Comparison of the Incidence and Severity of Traumatic Brain Injury Caused by Electrical Bicycle and Bicycle Accidents-A Retrospective Cohort Study from a Swiss Level I Trauma Center

Electrical bicycles (E-bikes) allow people of all ages to ride at high speeds but have an inherent risk of traumatic brain injury (TBI). Their sales have increased tremendously in recent years. The authors performed a retrospective cohort study to compare the incidence and severity of TBI in E-bikers and conventional bicyclists. The authors included patients at a Swiss level 1 trauma center admitted from 2010 to 2015. The primary outcome was the association between TBI and the bicycle type. The secondary outcome was the association between helmet use and TBI severity. Of 557 patients injured riding an E-bike (n = 73) or a bicycle (n = 484), 60% sustained a TBI, most of which were mild (Glasgow coma scale [GCS] score, 13-15; E-bike, 78%; bicycle, 88%). TBI was more often moderate (GCS score, 9-12) or severe (GCS score, 3-8) in E-bikers than in bicyclists (P = 0.04). Intracranial hemorrhage, traumatic subarachnoid hemorrhage, and subdural hematoma occurred significantly more often in E-bikers than in bicyclists (P < 0.05). Neurosurgical intervention was necessary for 5 E-bikers (7%) and 25 (5%) bicyclists (P = 0.15). Wearing a helmet correlated with a lower risk of neurosurgical intervention in bicyclists (odds ratio [OR], 0.21; 95% confidence interval [CI], 0.06-0.73; P = 0.01) and a lower risk of calvarial fractures in both bicyclists (OR, 0.16; 95% CI, 0.06-0.42; P < 0.01) and E-bikers (OR, 0.21; 95% CI, 0.05-0.84; P = 0.03). E-bikers had a significantly greater risk of moderate to severe TBI compared with bicyclists. Helmet use was associated with decreased odds of severe TBI in bicyclists and a tendency toward a more favorable outcome for E-bikers.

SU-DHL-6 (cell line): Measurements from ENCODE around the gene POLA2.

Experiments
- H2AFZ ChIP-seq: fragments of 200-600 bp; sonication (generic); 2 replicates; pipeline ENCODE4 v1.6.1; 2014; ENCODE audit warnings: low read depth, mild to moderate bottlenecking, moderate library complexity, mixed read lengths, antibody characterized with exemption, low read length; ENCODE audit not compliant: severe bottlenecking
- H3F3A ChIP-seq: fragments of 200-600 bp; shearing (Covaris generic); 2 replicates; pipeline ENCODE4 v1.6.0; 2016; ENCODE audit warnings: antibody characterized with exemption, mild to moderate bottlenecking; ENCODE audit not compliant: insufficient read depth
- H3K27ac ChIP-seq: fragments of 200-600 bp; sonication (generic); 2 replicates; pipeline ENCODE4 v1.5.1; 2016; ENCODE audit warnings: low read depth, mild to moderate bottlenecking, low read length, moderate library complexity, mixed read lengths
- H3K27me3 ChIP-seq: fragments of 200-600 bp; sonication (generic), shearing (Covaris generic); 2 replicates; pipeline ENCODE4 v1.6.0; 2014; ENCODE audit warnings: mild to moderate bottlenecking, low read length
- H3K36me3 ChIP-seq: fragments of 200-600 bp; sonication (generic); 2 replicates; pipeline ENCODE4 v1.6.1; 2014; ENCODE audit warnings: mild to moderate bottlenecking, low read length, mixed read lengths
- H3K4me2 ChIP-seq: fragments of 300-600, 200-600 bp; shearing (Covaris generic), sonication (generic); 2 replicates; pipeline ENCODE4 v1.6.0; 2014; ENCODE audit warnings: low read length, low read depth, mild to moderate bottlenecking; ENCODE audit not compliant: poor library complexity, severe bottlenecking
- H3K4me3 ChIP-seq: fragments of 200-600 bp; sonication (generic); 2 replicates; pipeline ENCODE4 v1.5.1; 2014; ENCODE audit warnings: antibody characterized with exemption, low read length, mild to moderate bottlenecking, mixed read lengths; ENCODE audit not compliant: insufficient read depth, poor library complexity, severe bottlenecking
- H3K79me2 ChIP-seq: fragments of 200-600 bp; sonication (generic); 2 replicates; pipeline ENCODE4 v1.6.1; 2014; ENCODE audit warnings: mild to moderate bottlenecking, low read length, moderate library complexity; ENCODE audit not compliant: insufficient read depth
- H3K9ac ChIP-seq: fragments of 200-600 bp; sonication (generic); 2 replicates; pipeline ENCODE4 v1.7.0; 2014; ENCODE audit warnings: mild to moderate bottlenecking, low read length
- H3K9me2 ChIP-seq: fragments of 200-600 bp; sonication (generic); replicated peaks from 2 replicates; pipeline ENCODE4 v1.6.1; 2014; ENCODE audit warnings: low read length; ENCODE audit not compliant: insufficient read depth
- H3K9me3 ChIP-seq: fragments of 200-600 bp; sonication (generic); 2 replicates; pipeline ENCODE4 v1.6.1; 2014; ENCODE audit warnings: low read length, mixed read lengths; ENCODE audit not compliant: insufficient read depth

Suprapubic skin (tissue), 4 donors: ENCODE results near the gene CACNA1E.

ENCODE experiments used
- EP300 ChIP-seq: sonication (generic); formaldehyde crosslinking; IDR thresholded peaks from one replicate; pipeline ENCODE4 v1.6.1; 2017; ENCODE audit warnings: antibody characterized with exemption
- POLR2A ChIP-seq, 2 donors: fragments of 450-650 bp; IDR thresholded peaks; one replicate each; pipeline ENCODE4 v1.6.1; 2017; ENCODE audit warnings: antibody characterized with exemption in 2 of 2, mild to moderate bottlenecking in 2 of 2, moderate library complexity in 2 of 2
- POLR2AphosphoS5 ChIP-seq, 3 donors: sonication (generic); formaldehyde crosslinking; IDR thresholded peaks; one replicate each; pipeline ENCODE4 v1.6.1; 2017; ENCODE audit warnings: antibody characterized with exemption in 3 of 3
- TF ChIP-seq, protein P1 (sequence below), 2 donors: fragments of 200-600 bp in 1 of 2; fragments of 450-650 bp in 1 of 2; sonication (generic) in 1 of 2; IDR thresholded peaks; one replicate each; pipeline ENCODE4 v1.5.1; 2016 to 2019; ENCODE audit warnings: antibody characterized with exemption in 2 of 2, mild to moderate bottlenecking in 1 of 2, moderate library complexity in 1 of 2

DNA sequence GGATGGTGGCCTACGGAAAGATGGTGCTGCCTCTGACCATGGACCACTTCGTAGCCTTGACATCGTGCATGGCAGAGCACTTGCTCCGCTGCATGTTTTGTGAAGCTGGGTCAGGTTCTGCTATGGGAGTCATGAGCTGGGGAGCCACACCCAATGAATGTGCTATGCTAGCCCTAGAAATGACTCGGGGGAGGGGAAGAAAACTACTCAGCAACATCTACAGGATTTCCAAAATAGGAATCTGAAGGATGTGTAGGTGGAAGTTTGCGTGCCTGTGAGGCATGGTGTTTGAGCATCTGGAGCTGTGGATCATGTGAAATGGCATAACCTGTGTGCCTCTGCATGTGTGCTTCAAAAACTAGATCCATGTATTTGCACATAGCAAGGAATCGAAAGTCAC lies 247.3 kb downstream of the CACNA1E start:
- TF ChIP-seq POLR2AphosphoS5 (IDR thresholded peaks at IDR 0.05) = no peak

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  • English

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  • Accession Number: 01740552
  • Record Type: Publication
  • Files: TRIS
  • Created Date: Apr 24 2020 2:56PM